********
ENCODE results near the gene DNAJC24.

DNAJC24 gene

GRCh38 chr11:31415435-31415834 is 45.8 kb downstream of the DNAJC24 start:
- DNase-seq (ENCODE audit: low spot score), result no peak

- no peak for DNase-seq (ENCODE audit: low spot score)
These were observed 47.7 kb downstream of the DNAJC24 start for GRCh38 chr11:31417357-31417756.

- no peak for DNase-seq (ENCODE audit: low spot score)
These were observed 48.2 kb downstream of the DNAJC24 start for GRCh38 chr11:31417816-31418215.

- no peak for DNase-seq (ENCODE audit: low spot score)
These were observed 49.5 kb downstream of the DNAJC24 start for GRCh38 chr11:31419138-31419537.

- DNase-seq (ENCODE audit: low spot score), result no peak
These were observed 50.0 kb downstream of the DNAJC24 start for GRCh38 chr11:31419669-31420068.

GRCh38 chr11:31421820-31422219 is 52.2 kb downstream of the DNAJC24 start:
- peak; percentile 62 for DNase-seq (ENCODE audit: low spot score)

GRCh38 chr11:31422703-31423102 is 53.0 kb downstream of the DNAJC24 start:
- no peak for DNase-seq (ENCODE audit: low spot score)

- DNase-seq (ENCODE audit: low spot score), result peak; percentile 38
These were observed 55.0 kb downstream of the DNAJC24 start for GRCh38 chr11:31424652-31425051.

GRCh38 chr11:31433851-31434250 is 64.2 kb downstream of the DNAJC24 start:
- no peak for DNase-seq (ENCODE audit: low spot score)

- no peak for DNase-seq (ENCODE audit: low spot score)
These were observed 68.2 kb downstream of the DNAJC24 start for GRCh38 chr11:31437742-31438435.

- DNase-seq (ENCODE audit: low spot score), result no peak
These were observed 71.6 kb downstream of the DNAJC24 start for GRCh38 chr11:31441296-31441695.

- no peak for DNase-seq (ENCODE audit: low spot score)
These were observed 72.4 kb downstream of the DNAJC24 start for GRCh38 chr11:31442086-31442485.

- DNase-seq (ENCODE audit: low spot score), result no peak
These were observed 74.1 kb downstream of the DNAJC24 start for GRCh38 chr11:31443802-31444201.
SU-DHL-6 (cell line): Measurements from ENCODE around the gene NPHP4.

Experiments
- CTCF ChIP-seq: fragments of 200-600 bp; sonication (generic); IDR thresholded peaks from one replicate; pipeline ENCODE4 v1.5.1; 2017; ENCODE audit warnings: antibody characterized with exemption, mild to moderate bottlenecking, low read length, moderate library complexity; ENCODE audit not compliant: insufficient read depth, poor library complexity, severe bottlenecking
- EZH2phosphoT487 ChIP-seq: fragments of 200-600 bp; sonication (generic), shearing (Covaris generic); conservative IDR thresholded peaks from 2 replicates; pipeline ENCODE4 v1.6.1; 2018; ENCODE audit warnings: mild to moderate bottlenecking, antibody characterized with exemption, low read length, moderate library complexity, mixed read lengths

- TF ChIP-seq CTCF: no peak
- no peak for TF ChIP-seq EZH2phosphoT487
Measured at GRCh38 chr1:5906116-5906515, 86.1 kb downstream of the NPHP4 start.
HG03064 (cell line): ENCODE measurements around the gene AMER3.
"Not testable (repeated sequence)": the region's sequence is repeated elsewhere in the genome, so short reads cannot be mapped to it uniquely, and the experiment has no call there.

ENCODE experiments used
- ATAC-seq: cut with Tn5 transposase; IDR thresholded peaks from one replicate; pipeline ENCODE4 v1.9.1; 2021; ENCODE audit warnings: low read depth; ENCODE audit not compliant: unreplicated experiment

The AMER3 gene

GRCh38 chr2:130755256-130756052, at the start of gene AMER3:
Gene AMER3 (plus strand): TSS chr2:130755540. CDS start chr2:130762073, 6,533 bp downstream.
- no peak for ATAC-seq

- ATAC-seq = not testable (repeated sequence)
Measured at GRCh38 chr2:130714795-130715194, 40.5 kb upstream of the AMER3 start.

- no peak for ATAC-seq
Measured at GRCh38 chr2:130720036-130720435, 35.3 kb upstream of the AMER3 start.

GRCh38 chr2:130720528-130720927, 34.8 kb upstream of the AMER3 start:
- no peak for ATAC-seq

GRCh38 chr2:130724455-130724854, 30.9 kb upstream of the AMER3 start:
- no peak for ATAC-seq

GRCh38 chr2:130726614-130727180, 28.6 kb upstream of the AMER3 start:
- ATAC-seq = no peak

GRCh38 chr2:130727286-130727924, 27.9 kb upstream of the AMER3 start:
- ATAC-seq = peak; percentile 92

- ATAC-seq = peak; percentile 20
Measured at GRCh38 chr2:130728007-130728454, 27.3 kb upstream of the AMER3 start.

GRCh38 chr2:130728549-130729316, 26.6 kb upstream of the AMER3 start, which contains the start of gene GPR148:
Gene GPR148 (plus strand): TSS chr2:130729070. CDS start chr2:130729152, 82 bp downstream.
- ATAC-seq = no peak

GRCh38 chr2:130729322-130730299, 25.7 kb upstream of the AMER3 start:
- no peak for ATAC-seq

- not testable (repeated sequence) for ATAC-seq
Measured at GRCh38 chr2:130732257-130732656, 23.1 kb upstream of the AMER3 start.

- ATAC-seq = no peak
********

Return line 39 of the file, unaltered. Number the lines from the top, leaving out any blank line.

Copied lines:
- ATAC-seq: cut with Tn5 transposase; IDR thresholded peaks from one replicate; pipeline ENCODE4 v1.9.1; 2021; ENCODE audit warnings: low read depth; ENCODE audit not compliant: unreplicated experiment